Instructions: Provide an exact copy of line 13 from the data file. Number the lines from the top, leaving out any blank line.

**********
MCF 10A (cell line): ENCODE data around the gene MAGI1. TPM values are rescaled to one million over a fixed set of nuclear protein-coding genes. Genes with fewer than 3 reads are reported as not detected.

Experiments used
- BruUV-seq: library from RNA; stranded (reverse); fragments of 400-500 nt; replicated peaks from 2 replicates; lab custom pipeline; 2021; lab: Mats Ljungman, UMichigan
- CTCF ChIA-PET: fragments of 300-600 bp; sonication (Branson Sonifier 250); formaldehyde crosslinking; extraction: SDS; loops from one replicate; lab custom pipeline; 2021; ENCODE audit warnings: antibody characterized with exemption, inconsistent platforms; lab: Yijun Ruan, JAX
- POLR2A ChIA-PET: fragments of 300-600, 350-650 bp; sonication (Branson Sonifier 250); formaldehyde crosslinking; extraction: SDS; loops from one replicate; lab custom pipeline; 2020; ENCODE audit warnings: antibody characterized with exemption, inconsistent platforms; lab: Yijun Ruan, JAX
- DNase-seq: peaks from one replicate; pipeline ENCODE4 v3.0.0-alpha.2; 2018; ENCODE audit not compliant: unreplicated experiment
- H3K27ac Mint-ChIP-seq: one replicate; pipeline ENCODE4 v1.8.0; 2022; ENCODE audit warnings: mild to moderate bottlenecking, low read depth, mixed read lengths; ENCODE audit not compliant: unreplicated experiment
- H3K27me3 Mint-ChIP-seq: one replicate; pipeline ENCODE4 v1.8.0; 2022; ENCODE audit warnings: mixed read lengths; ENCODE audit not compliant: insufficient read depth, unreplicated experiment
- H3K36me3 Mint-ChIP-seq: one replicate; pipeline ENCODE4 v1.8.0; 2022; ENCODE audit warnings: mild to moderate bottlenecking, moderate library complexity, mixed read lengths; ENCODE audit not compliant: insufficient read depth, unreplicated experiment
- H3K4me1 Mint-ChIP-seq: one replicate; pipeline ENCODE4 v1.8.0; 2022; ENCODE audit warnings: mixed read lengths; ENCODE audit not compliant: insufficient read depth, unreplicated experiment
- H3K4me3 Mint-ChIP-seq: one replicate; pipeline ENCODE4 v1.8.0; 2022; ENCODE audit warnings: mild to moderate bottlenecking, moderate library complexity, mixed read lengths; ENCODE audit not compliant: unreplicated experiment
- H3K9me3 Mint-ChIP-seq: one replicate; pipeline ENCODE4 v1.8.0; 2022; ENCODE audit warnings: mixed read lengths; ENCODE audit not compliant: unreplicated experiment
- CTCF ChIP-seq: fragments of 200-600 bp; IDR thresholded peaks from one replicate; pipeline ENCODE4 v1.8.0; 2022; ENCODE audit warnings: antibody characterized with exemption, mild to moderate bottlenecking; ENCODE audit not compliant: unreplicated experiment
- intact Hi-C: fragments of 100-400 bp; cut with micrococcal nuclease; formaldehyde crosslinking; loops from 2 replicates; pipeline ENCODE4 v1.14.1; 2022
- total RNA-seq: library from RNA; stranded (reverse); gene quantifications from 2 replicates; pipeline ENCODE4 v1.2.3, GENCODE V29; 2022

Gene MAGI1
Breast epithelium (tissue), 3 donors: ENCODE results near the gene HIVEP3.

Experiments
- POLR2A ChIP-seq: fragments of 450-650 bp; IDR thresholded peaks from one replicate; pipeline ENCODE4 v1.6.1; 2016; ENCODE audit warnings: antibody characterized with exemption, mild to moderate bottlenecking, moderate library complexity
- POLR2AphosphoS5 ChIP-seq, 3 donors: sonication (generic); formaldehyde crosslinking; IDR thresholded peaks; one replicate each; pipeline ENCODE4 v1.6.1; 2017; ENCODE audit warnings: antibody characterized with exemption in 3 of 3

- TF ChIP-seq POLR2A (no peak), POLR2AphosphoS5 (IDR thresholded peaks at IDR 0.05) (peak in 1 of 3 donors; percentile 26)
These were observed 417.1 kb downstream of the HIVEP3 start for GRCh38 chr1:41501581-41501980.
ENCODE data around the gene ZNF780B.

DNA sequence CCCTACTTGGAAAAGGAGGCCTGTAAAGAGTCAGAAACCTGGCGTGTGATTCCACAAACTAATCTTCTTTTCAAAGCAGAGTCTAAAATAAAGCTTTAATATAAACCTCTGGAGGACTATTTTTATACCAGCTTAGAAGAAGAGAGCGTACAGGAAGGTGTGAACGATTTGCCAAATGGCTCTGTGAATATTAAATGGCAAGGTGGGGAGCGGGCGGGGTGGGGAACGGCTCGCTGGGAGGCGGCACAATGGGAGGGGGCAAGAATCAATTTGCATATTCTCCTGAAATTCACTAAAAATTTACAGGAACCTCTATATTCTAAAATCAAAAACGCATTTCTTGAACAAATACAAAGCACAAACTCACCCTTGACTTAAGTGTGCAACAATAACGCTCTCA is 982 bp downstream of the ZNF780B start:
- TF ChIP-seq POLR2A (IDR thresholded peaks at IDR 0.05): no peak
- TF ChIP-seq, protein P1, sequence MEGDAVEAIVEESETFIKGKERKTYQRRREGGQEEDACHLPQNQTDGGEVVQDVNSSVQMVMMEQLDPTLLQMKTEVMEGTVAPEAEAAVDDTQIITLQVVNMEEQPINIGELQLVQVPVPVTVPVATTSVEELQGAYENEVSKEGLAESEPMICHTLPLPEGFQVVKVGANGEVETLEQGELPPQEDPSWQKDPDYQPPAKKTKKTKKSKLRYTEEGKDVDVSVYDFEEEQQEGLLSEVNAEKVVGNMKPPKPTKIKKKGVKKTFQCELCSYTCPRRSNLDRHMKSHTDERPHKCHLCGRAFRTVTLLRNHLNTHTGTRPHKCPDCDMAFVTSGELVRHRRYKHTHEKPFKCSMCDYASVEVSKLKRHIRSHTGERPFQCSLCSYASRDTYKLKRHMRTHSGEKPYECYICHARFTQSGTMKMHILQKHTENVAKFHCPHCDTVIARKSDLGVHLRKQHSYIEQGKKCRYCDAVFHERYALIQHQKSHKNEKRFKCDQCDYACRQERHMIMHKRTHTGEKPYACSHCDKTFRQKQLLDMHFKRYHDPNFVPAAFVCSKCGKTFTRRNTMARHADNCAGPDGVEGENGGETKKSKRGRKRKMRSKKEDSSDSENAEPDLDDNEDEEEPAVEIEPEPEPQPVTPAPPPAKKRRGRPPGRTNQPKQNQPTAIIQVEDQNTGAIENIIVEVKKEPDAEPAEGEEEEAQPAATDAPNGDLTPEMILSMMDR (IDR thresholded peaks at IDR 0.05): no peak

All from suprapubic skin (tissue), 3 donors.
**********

- CTCF ChIP-seq: fragments of 200-600 bp; IDR thresholded peaks from one replicate; pipeline ENCODE4 v1.8.0; 2022; ENCODE audit warnings: antibody characterized with exemption, mild to moderate bottlenecking; ENCODE audit not compliant: unreplicated experiment